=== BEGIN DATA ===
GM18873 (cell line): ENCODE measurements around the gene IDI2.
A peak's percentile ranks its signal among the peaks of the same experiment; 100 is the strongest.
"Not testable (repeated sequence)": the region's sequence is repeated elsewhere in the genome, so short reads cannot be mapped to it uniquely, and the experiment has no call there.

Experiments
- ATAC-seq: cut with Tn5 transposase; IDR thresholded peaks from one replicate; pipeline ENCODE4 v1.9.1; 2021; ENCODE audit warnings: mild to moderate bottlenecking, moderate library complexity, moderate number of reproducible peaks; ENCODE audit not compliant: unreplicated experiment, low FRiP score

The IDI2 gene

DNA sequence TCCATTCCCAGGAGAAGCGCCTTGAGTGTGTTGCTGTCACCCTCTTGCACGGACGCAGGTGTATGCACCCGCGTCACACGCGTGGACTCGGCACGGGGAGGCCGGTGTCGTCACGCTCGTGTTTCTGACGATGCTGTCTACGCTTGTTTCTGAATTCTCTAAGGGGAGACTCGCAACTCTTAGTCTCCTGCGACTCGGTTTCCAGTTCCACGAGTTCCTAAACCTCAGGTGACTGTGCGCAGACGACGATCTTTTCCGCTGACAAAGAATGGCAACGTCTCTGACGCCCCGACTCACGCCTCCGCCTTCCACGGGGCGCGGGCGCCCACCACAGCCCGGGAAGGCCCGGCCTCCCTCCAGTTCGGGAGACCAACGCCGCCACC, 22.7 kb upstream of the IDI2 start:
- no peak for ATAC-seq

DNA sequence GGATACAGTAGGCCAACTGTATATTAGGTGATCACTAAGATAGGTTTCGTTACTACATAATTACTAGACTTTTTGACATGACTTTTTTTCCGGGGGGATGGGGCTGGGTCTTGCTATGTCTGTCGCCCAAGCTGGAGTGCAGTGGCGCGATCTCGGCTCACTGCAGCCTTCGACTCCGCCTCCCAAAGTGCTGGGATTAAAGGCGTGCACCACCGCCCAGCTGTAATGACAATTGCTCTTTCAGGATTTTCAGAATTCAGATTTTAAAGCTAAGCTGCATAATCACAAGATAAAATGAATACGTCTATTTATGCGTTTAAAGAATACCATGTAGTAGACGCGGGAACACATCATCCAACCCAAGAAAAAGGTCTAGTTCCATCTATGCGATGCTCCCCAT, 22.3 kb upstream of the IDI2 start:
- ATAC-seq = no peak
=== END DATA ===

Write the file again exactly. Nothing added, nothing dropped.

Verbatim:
GM18873 (cell line): ENCODE measurements around the gene IDI2.
A peak's percentile ranks its signal among the peaks of the same experiment; 100 is the strongest.
"Not testable (repeated sequence)": the region's sequence is repeated elsewhere in the genome, so short reads cannot be mapped to it uniquely, and the experiment has no call there.

Experiments
- ATAC-seq: cut with Tn5 transposase; IDR thresholded peaks from one replicate; pipeline ENCODE4 v1.9.1; 2021; ENCODE audit warnings: mild to moderate bottlenecking, moderate library complexity, moderate number of reproducible peaks; ENCODE audit not compliant: unreplicated experiment, low FRiP score

The IDI2 gene

DNA sequence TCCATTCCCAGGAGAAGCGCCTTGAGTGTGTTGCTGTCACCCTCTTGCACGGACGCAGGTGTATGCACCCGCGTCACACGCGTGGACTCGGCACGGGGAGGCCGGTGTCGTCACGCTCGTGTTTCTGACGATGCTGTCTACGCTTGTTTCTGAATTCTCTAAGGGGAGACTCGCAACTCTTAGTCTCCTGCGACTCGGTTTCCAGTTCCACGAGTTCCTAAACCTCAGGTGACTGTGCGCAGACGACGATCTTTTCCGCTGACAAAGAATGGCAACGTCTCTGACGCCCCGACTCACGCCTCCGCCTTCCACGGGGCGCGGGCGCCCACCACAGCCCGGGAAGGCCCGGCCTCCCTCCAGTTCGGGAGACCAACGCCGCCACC, 22.7 kb upstream of the IDI2 start:
- no peak for ATAC-seq

DNA sequence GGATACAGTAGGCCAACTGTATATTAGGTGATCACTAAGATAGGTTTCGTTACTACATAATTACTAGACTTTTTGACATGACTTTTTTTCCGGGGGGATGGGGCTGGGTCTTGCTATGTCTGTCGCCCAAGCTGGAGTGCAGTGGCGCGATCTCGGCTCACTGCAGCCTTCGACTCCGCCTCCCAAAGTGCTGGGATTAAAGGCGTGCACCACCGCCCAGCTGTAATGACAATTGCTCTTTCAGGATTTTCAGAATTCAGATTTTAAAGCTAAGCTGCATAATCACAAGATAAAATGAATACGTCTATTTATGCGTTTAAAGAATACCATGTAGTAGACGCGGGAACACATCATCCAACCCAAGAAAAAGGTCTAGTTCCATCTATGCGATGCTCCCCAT, 22.3 kb upstream of the IDI2 start:
- ATAC-seq = no peak